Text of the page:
9 March 2022

Access concerns for ‘game-changing’ covid therapy

COVID-19 prevention therapy TGA

Australia’s first covid pre-exposure prevention therapy has received provisional approval from the TGA, in welcome news for the roughly half-million Australians who are immunocompromised or immunosuppressed.  

But there is some concern about how many of those patients will actually have access to the combination therapy, known as tixagevimab and cilgavimab (Evusheld, AstraZeneca), given the Australian government has so far secured 36,000 treatment courses.  

Professor Robert Booy, head of clinical research at the National Centre for Immunisation Research and Surveillance, University of Sydney, told Oncology Republic about 2% of the population could be considered moderately to severely immunosuppressed.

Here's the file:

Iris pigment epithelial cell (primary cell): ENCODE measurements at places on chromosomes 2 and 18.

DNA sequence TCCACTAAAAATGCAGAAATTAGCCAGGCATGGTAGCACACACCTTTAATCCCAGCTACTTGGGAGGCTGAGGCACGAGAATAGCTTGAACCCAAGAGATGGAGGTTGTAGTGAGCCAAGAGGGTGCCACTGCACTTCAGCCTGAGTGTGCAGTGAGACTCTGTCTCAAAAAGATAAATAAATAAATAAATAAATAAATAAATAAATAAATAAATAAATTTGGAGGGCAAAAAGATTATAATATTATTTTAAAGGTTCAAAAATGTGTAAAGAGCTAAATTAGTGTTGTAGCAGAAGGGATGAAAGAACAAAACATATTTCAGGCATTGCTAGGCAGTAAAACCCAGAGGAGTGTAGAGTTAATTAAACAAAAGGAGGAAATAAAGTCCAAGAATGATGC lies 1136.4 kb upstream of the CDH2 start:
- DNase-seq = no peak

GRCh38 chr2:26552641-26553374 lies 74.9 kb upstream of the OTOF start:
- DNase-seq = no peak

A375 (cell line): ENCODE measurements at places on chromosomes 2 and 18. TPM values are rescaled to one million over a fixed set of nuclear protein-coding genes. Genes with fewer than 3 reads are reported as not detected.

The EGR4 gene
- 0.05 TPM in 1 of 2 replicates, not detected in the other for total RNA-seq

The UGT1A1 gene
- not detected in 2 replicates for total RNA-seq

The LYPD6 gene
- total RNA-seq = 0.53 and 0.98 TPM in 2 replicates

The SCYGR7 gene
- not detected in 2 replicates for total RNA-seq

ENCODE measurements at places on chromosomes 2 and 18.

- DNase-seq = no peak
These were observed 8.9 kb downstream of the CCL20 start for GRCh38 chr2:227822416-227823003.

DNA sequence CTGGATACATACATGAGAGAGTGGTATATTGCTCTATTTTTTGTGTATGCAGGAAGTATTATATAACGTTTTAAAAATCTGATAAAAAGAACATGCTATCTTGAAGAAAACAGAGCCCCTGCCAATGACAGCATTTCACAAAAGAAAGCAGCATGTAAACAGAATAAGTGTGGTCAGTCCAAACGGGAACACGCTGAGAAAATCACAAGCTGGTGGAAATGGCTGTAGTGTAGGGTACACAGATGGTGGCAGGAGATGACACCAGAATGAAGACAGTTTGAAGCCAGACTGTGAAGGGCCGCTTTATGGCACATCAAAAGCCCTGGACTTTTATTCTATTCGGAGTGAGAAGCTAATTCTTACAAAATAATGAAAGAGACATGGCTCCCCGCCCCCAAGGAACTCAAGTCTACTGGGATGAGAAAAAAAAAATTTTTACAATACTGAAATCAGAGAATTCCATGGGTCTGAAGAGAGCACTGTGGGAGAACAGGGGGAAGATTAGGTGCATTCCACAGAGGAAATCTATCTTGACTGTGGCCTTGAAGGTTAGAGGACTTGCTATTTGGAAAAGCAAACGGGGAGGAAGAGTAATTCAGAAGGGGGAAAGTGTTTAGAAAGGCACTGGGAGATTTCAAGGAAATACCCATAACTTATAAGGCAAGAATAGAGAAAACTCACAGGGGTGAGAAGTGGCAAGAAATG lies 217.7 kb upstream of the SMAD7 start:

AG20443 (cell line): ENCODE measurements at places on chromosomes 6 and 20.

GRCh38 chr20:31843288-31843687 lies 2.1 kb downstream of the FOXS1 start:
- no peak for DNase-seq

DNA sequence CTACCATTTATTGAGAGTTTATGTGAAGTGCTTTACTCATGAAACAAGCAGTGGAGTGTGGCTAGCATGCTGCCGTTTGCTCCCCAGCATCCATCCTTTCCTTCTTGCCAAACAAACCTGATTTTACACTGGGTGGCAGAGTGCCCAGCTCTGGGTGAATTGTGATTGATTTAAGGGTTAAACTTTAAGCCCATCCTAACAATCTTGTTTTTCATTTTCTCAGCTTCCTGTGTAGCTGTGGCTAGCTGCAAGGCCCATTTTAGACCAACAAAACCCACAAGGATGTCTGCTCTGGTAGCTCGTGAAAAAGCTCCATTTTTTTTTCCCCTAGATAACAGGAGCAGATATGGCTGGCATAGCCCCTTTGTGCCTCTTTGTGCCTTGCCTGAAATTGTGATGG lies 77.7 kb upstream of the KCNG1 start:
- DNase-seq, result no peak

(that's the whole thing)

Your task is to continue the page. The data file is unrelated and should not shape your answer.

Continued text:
“So that’s about 500,000 people with moderate to severe immunosuppression,” he said. “The federal government has ordered only 36,000 doses, so they can only really cover severe immunosuppression. 

“So that’s people who have had recent stem cell transplants, bone marrow transplants, organ transplants, high dose chemotherapy for cancer … maybe 50,000 who could benefit right now.” 

Professor Booy said he hoped GPs and clinicians would have conversations with their patients about it, because it had the potential to add a layer of protection against covid. 

“GPs can play an important role,” he said. “It’s something they can do that’s meaningful and effective for their patients.” 

He said the treatment had the potential to be a “game changer” for many patients. 

“It’s good, it’s important because there’s a bunch of people the vaccine doesn’t protect very well. 

“They can be vaccinated but they are likely to respond poorly to the vaccination. So even if you give them three or four doses, they are not as well protected [as non-suppressed people on two or three doses].